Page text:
Higham, Philip A.
Chunks are not enough: the insufficiency of feature frequency-based explanations of artificial grammar learning (in special issue on music cognition and performance)
Canadian Journal of Experimental Psychology, 51, (2), .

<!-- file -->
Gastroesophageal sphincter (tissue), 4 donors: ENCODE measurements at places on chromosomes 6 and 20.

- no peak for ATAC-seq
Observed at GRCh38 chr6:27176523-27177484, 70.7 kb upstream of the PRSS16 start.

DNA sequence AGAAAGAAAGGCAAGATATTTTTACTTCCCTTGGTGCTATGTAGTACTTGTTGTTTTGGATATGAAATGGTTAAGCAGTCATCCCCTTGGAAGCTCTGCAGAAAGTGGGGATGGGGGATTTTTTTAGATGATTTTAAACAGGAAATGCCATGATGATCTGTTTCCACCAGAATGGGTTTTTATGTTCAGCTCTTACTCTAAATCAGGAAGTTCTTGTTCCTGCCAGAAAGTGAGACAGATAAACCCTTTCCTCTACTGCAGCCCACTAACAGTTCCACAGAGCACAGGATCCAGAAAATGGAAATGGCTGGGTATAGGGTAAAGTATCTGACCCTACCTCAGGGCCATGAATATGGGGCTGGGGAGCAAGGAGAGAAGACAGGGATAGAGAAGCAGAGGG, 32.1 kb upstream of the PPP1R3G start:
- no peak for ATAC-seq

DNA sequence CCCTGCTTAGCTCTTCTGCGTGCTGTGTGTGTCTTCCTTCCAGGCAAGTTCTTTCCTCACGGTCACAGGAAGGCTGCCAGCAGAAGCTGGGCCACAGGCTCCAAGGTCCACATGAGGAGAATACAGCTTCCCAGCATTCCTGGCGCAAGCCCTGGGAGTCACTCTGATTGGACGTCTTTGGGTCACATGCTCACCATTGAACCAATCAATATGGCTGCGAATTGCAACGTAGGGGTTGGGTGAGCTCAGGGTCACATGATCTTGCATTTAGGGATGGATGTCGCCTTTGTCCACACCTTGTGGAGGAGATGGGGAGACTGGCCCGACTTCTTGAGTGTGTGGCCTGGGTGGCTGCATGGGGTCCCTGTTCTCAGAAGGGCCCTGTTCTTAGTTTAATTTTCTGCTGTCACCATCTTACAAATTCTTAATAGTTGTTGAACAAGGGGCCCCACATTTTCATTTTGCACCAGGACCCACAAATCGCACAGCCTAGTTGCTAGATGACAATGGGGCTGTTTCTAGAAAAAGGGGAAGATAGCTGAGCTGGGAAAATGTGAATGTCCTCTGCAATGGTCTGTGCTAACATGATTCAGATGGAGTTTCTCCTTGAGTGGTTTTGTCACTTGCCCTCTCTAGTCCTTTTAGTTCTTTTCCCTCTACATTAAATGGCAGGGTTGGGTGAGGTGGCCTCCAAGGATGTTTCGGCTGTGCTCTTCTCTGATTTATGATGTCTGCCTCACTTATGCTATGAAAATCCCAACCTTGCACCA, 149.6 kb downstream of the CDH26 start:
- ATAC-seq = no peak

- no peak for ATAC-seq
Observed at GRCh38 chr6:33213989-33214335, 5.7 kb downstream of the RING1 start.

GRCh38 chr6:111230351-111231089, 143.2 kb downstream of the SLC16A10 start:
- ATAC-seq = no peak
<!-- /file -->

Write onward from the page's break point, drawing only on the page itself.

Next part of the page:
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Two experiments tested chunk frequency explanations of artificial grammar learning which hold that classification performance is dependent on some metric derived from the frequency with which certain features occur within the letter string stimuli. Experiment 1 revealed that classification performance was affected by close graphemic similarity between specific training (e.g., MXRVXT) and test strings (e.g., MXRMXT), despite the fact that similar strings did not contain frequently occurring features (e.g., bigrams or trigrams). This effect was replicated in Experiment 2a and Experiment 2b demonstrated that substituting letters to make the consonant strings pronounceable (e.g., substituting X, R, and T, in the consonant string MXRMXT with Y, A, I, to produce MYAMYI) affected classification performance, despite the fact that objective measures of feature frequency were not altered. It is argued that models of classification that focus entirely on the frequency of features within the literal stimulus are insufficient, and that some allowance must be made for how the stimulus is encoded.
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